December 21 marks the 130th anniversary of the oldest Belarusian composer, Mikalaj Aladaw. A man of broad humanitarian knowledge and artistic interests, a teacher and a scientist, he left a legacy, many genre and style features of which have defined the way the national music was developing in the twentieth century.
Mikalaj Aladaw was born in St. Petersburg on December 21, 1890, in the family of a civil servant. At the age of nine, the boy began to learn music, and two years later tried his hand at composition. His teacher, composer and ethnographer Jakaw Prokharaw, played a big role in developing his musical tastes and inclinations, as well as professional technical skills. Thanks to his lessons, the young man passed examinations without attending lectures in 1910 for the full course of the Faculty of Composition of the St. Petersburg Conservatory. Having completed his studies, the young musician worked as a private music teacher, accompanied solo and ensemble performances. After the events of 1917, he became a teacher in the working school of Petrograd.
Two years later the young composer moved to Kazan, where he lived and worked for four years. At first, he worked as a musical instructor of the Kazan Union of Cooperators club, then as a pianist in the Theatre of Skits, a singing teacher in an orphanage. In 1922, M. Aladaw got a job as a teacher at the ethnographic faculty of the Eastern Conservatory, where studies of Chuvash and Mari folk songs were conducted. Here, in addition to composing, he was engaged in scientific work to preserve the art of the small peoples of the Volga region.
Due to his success in scientific activity, Aladaw was invited to work at the Moscow State Institute of Musical Science in 1923. Here he became a member of the Belarusian Song Commission, which was to process and present to a wide audience the best samples of Belarusian folk songs.
In 1924, M. Aladaw was invited to teach at the Belarusian State Music College (now Minsk State Musical College named after Michail Glinka). Since then, Belarus became for Mikalaj the second home. The composer went down in the history of the Belarusian musical culture development as one of the organizers of professional music education in the BSSR. In college, he taught music theory, and later he headed the Teaching Department. Since 1932, he continued his pedagogical activities at the Belarusian State Conservatory.
During the Great Patriotic War, M Aladaw was evacuated to Saratov, where he continued to teach music at the local conservatory. However, even the harsh conditions could not stop the inspiration of the master. Here he created a dramatic symphony-ballad "During Harsh Days", a symphonic poem "From the Diary of a Partisan", various songs and romances. Returning to the liberated capital in 1944, he was appointed director of the Belarusian State Conservatory, which he headed until 1948.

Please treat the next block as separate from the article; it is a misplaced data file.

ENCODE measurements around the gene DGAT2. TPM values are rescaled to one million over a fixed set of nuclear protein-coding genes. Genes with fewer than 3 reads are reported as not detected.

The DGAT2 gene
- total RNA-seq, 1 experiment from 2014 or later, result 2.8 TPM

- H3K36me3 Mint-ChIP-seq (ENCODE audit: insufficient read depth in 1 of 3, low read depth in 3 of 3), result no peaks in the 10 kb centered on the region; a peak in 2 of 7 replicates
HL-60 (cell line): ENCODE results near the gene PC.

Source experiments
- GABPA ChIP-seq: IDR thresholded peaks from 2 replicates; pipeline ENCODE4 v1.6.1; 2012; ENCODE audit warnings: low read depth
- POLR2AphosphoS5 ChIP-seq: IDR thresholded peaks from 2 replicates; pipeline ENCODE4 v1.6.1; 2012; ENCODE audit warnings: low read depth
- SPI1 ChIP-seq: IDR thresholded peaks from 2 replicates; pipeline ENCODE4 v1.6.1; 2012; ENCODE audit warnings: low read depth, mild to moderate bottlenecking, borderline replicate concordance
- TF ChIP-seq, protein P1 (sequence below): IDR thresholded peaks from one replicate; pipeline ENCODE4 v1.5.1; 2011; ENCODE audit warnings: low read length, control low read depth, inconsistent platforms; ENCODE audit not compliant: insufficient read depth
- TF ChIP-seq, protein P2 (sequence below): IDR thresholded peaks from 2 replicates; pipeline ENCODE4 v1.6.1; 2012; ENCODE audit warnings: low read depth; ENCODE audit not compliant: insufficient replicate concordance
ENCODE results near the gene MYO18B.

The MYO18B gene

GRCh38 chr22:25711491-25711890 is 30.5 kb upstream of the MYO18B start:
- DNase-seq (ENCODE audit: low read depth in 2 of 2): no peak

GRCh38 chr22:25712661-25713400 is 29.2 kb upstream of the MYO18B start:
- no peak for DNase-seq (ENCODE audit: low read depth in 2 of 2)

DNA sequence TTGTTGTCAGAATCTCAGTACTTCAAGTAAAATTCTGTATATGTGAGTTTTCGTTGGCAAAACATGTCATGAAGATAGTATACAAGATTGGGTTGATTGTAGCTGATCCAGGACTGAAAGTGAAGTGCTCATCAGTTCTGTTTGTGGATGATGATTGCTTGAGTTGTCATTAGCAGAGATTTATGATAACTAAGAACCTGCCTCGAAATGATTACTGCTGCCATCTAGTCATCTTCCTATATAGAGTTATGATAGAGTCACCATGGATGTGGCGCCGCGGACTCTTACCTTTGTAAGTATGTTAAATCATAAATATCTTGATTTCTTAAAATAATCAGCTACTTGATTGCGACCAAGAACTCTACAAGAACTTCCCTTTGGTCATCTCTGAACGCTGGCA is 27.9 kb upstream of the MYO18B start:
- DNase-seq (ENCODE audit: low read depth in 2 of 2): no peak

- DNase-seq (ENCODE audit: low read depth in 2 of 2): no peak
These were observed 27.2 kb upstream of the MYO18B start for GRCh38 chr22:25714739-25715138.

During his pedagogical career, Aladaw brought up many famous musicians. His students and listeners were well-known composers A. Bagatyrow, I. Kuzniatsow, V. Alownikaw, etc.
The composer combined teaching in the conservatory with various artistic activities. He is one of the founders of the symphonic, chamber-instrumental, chamber-vocal, cantat, choral genres of Belarusian music. The composer knew Belarusian folklore well, masterfully processed it, giving a new sound (experts note the use of folk-song intonations in the theme of fugues and other polyphonic forms). The opera "Taras on Parnassus" (1927), based on the Belarusian anonymous poems "Taras on Parnassus", "Eneida Navyvarat" and the poem "Gapon" by V. Dunin-Martsinkiewich, stands out with its original decisions.
The composer's artistic path lasted for more than 60 years. His pieces boast of symphonic thinking, the widespread use of polyphony, program orientation, national identity. The desire to comprehend and convey modern reality in musical images has determined the main vector of the master's art. For example, the opera "Andrej Kastienia" (1947, staged in 1970), written to P. Glebka libretto, is devoted to the theme of the partisan fight during the Great Patriotic War. Written 10 symphonies are a kind of encyclopaedia of the Soviet period, where significant events in the life of the people and reality in its various manifestations found artistic output. Musical images are dynamic, distinguished by harmonious sharpness and sound colour brilliance. The composer wrote over 30 symphonic pieces: fantasy suites, symphonies, suites, overtures, poems, variations. He was the author of operas, cantatas, vocal cycles based on the poems of Belarusian poets.
Simultaneously with the artistic and pedagogical activities, M. Aladaw did a lot of social work. Since 1932, he was a member of the Union of Composers of the BSSR, since the mid-1930s. – a member of its Board, and in 1949-1950, was the chairperson of the Board. The composer was awarded two Orders of the Red Banner of Labour (1944, 1970), the Order of the Badge of Honour (1948) and medals. In 1955, he was awarded the honorary title of People's Artist of the BSSR. Minsk Music School No. 2 bears the name of M. Aladaw. A memorial plaque is installed on the house where the composer lived. One of the streets of Minsk is named after him and his wife, art critic A. Aladava. In 1981, the film “The Elder of the Belarusian Music” was made.
Information about the composer's pieces, as well as the literature dedicated to him, can be found in the E-catalogue of the Library, biographical materials – in the online encyclopaedia “Belarus in Persons and Events” and the National Database of Authoritative / Regulatory Records.
Bibliology Research Department